While Sticky Fingers might have been preparation for the glorious blast of blues, drugs and freedom that is the winner-take-all opus Exile On Main St., to think of it as a mere intro for something greater is to do Sticky Fingers a disservice. It’s a great achievement just on its own merits, and has a definition and form that not many albums have anymore. You can see the Stones letting down the walls here. While they would be completely gone with the next album, Sticky Fingers is a very important step on the journey, one that makes the trip complete.

From their genesis, the Rolling Stones have been putting a white spin on a very black form of music, almost a parody were it not for their complete earnestness about themselves. They developed a tongue-in-cheek approach to the music they played later, but as much as they made fun of different genres, there was always a bit of admiration and tribute in their spoofs.

In “Dead Flowers,” that sense of spoofing is at its highest, and the source material is ripe for ridicule. The song is a send-up of the country-western genre from fingertips to toes, dripping with subtle sarcasm. Mick even tries to imitate an American cowboy accent, sounding like Johnny Cash if he were doing an impression of himself. “Dead Flowers” is supposed to make you laugh, but it ends up sounding strangely authentic. It proves that the Stones’ wicked sense of humor is still intact, even if the weariness of sex, drugs and rock and roll are taking their toll.

“You Gotta Move,” in the opposite way, isn’t even close to being meant as a joke, yet I can’t listen to it without it seeming like a plastic, showroom parody of the blues and gospel. Every element of the song is played completely straight, or at least that’s what the Stones were going for. But by the time it gets to Mick singing in a near-falsetto to match the guitar riff, my laughter breaks. Maybe it’s the fact that Mick tries to do another voice imitation, this time of a black Southern Baptist preacher. Since I find southern people (particularly Christians) to be slightly ridiculous, it’s hard for me to get completely serious about a song like “You Gotta Move.”

these are hillbillies, and not exactly representative of southerners…

Southern Americans have a particular mindset and package of social standards. But being a New Englander through and through, I often forget that I have my own mindset and package of social standards. Too much I think of myself as the default, and anyone different is just weird. This is one of the problems with being human. The biggest place I face this is in my thought process about those from the American south. I’ve tried to combat this (to little or no avail), but one of my hang-ups is that when a person talks in a southern accent, I automatically assume they are of extremely substandard intelligence. “Yoo shoor doo gaat purty teeth…”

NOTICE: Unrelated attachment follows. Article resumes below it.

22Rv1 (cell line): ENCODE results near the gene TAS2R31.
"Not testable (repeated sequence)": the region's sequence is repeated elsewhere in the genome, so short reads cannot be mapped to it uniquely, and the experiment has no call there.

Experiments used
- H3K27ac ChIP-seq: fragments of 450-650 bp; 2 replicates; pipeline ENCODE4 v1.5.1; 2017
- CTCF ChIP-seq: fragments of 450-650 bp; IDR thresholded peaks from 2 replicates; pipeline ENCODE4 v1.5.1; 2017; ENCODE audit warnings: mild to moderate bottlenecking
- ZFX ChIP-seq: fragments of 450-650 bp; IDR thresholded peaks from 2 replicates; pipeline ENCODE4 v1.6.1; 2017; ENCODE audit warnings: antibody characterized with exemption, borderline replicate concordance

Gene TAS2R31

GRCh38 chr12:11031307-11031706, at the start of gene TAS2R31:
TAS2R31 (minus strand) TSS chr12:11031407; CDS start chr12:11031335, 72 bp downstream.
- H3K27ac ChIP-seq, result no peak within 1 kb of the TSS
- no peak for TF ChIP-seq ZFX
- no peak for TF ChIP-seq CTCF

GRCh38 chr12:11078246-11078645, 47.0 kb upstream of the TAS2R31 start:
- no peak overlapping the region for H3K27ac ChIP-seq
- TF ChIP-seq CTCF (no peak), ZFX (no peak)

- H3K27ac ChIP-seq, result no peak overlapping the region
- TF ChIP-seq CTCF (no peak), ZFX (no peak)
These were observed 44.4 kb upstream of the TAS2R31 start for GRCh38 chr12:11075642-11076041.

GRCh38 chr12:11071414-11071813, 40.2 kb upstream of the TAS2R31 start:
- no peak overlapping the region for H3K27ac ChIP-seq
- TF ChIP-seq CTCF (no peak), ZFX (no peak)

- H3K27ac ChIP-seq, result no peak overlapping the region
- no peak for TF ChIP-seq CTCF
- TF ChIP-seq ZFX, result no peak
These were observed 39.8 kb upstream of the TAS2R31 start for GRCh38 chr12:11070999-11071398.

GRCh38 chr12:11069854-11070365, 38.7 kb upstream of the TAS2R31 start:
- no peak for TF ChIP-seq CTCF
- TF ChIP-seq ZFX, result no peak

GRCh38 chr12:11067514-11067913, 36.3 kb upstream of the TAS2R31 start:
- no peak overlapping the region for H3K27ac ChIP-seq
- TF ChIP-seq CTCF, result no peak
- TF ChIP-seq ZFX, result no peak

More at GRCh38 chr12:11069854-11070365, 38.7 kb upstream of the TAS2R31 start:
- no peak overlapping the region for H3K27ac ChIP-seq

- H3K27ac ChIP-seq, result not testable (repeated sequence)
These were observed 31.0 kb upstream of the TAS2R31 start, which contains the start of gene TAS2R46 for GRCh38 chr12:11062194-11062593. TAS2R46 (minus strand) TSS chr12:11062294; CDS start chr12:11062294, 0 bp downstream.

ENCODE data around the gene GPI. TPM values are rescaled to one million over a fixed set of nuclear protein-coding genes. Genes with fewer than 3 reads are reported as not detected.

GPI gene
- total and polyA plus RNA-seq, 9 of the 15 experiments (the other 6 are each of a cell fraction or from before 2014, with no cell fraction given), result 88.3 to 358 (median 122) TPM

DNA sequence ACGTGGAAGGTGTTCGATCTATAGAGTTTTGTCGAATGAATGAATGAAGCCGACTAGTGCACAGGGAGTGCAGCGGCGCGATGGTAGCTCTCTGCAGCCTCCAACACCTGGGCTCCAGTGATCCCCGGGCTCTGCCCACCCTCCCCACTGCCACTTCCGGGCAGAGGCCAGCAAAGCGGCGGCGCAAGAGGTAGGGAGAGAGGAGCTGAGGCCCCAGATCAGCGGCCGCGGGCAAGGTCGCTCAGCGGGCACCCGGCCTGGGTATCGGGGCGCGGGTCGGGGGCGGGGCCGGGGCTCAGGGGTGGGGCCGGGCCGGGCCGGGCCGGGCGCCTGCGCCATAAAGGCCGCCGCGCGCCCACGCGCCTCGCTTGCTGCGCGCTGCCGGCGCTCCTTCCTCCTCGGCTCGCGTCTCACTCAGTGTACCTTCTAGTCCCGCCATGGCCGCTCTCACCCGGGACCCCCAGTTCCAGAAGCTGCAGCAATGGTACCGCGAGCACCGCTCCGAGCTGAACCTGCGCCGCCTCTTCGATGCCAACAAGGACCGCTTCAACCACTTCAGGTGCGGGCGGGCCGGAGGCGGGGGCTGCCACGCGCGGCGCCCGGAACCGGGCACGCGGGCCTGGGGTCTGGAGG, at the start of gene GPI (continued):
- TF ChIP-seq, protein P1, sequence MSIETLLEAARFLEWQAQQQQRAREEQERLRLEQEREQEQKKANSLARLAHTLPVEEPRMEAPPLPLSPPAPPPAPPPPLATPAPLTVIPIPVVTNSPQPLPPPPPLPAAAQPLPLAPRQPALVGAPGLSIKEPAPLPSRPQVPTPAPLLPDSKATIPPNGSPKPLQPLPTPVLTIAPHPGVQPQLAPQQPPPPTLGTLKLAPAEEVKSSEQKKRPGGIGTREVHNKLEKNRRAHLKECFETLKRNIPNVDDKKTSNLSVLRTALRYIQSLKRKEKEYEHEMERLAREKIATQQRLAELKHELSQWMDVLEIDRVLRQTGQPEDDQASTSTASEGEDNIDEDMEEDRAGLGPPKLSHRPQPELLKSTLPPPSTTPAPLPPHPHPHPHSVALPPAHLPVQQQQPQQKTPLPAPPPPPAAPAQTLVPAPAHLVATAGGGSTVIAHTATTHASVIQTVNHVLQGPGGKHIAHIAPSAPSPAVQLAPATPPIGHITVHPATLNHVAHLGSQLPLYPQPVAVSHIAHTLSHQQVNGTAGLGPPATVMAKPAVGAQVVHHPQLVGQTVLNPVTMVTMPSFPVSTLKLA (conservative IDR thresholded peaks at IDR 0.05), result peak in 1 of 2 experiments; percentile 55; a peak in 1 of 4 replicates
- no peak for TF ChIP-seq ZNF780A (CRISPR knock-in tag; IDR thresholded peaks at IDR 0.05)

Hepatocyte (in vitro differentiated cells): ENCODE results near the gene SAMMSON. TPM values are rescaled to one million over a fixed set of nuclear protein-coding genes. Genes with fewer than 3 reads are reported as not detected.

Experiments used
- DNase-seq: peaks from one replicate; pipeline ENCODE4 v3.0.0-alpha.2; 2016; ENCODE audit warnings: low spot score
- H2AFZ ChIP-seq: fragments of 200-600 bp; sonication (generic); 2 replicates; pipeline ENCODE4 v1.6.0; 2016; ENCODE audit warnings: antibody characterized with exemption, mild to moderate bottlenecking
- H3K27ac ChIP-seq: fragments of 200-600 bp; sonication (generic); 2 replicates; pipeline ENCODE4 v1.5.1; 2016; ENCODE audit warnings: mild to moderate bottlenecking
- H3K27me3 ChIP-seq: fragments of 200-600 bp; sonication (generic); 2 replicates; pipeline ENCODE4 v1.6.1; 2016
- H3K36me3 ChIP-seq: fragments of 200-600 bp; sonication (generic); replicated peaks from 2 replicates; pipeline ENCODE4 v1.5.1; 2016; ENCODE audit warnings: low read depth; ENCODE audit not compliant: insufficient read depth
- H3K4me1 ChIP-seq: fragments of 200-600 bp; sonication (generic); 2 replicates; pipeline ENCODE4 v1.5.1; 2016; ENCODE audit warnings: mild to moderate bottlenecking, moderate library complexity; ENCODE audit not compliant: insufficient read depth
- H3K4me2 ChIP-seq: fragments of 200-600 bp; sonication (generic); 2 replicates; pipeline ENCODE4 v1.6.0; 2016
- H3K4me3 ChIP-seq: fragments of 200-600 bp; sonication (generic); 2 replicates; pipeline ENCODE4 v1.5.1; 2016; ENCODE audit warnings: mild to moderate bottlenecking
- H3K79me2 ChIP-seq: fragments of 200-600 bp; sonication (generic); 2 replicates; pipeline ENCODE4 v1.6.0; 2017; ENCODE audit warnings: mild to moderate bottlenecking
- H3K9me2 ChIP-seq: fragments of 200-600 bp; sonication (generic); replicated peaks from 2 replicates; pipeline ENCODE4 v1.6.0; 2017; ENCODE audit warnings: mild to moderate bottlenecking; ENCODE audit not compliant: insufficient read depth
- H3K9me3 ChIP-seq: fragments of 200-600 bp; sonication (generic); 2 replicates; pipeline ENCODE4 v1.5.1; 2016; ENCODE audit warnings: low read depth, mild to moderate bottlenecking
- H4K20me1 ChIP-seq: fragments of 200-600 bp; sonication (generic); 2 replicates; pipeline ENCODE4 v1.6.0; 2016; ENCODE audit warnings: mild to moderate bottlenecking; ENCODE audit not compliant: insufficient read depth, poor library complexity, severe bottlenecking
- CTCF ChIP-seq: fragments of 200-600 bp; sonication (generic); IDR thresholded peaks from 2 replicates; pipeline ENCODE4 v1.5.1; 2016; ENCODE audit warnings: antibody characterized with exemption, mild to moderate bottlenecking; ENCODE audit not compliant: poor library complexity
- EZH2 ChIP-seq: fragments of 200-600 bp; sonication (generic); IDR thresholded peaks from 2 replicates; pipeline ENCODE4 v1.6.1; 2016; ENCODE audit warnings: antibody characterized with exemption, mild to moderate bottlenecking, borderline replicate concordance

Combine that with my high-minded, northern sensibilities about Christianity, and you get some dangerous snobbery on my part. The fact that I am a Christian and yet am comfortable with women in the ministry, am open to ideas about the sin status of homosexuality, and think evolution is a million times more plausible than 7-day-creationism puts me at odds with a lot of Christians that live in the south. But at all times I need to remember (and they do, too…) that no matter the size of our disagreements and differences in mindset, we still have the most important thing in common, and that is that we are children of the Most Holy God. That trumps everything else.

Sticky Fingers enjoys a dual nature, as do other Stones albums before and after it. It shifts between hard and soft, though some albums do it more gracefully than others. That’s why you have a song like “Wild Horses” right next to “Can’t You Hear Me Knockin’.” While “Wild Horses” is a sedate and kinda weepy number, “Knockin’” segues from it beautifully with a bluesy distorted guitar and Keith playing a monster of a riff. The song itself is fairly standard except for that savage riff, but the real gem starts halfway through.

Guitarist Mick Taylor says that the band finished the song after 3 and a half minutes and started putting down their instruments, but Taylor kept right on playing. I imagine he was in a sort of blues trance, subconsciously wanting the haze to go on longer. The rest of the band followed suit and started playing again, including Bobby Keys on saxophone. They didn’t even know the tape was still rolling, but they got another 4 minutes of footage. It’s pure blues gold.

After the slight pause of “You Gotta Move,” the vinyl flips and we start the second side with “Bitch.” Like Led Zep’s “The Lemon Song,” it details how a man is entirely sexually beholden to a woman. At the mere sound of her voice, he “salivate[s] like a Pavolv dog.” It’s ironic that most of human history has seen the subjugation of women, sometimes being crushed on the male boot. Yet women, I think, have always had this avenue of power over men.

Lysistrata is a play by classical Greek playwright Aristophanes, first performed in Athens in 411 BC, and the plot of this comedy revolves around a group of women who withhold sexual privileges to their husbands in an effort to get them to negotiate an end to the Peloponnesian War. This careful wielding of the power of sex by women can’t sit well with men, who are used to being top dog. This might be why it’s described as a “bitch” in this song.

It makes me wonder: as women are gaining more of an equal share in the arenas of the workplace, the home and politics, will they find that their trump card of sex is decreasing in value? Might men eventually no longer view sex as the most important thing in the universe?

Ba-dum-bum! Thanks, folks, you’ve been great! I’ll be here all week!